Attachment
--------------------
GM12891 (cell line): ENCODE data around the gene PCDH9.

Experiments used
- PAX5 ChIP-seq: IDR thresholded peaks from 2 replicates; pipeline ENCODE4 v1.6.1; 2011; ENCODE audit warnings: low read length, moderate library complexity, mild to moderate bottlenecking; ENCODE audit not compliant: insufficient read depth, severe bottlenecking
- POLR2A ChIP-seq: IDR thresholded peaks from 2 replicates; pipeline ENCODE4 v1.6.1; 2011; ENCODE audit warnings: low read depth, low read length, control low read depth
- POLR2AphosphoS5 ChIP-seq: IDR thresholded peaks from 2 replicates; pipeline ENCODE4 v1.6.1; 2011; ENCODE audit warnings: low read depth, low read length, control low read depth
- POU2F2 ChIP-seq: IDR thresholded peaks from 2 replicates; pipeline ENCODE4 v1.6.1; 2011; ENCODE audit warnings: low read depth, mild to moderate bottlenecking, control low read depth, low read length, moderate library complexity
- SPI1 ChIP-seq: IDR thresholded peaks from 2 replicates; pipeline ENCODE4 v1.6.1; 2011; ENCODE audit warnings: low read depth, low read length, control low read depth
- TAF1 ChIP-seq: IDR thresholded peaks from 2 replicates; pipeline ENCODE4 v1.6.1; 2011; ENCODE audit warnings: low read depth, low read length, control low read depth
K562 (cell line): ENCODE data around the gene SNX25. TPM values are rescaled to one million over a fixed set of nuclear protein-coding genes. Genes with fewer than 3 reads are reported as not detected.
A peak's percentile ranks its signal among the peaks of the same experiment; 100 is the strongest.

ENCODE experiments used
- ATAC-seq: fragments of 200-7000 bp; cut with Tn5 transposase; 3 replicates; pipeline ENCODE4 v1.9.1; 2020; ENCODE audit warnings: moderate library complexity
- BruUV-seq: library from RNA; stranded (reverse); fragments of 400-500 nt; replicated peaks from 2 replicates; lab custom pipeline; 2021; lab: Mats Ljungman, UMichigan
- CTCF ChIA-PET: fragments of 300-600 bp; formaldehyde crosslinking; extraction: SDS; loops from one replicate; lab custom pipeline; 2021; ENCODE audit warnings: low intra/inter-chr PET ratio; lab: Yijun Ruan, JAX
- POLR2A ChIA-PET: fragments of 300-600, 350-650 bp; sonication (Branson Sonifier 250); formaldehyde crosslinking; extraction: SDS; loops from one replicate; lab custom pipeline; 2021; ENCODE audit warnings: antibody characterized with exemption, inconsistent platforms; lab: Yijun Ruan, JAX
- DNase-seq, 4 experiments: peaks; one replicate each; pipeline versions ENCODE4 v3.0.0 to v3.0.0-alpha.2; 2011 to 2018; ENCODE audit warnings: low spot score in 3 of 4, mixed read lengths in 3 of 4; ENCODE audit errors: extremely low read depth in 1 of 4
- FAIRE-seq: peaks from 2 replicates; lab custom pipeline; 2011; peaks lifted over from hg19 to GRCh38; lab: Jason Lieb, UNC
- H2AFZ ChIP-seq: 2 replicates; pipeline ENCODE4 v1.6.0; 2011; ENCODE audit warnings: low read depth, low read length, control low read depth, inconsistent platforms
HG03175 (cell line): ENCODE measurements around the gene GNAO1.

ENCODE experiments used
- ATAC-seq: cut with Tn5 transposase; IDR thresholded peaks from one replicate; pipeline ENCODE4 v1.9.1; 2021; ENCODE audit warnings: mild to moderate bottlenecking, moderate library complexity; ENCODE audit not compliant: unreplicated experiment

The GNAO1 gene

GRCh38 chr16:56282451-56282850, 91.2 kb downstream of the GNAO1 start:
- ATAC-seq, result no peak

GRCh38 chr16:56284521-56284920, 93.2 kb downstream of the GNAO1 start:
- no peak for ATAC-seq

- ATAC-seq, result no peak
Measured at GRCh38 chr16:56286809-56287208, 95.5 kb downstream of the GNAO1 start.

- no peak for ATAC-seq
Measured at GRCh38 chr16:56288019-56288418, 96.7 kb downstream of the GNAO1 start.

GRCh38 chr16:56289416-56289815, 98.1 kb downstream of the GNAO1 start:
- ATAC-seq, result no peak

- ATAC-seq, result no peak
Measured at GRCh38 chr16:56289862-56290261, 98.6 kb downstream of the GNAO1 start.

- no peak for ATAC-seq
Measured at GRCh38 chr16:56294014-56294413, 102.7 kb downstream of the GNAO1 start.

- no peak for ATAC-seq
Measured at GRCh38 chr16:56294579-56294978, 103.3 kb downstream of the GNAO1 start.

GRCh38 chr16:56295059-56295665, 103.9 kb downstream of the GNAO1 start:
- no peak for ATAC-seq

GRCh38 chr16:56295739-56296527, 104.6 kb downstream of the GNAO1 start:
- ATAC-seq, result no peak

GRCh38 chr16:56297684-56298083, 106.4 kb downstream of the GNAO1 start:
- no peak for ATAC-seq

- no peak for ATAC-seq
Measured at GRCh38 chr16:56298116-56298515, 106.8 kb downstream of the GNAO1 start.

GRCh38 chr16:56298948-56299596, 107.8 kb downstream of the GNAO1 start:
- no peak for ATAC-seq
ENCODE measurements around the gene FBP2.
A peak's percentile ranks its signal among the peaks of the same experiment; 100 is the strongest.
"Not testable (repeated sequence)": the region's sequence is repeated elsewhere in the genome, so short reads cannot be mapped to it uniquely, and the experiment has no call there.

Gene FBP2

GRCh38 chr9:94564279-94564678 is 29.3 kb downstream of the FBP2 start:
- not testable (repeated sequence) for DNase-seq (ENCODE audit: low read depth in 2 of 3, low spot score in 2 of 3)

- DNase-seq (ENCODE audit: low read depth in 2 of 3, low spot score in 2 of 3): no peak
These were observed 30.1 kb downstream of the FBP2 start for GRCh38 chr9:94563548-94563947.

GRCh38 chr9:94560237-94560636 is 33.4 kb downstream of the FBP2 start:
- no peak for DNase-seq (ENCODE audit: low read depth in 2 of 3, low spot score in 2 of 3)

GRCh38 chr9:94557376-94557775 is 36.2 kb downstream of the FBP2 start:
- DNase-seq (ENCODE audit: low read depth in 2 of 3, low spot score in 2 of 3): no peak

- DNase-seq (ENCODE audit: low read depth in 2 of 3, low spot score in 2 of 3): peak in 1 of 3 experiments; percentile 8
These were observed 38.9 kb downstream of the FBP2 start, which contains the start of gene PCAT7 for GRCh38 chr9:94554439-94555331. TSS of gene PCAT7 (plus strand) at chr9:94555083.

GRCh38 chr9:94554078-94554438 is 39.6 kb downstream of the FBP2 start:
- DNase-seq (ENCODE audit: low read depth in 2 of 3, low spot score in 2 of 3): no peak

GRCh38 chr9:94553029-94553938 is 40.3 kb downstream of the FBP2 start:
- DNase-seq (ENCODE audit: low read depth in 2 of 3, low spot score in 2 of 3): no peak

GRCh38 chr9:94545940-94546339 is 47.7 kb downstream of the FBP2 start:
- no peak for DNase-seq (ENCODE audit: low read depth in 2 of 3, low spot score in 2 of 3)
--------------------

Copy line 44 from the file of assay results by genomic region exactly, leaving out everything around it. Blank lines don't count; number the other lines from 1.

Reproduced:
- no peak for ATAC-seq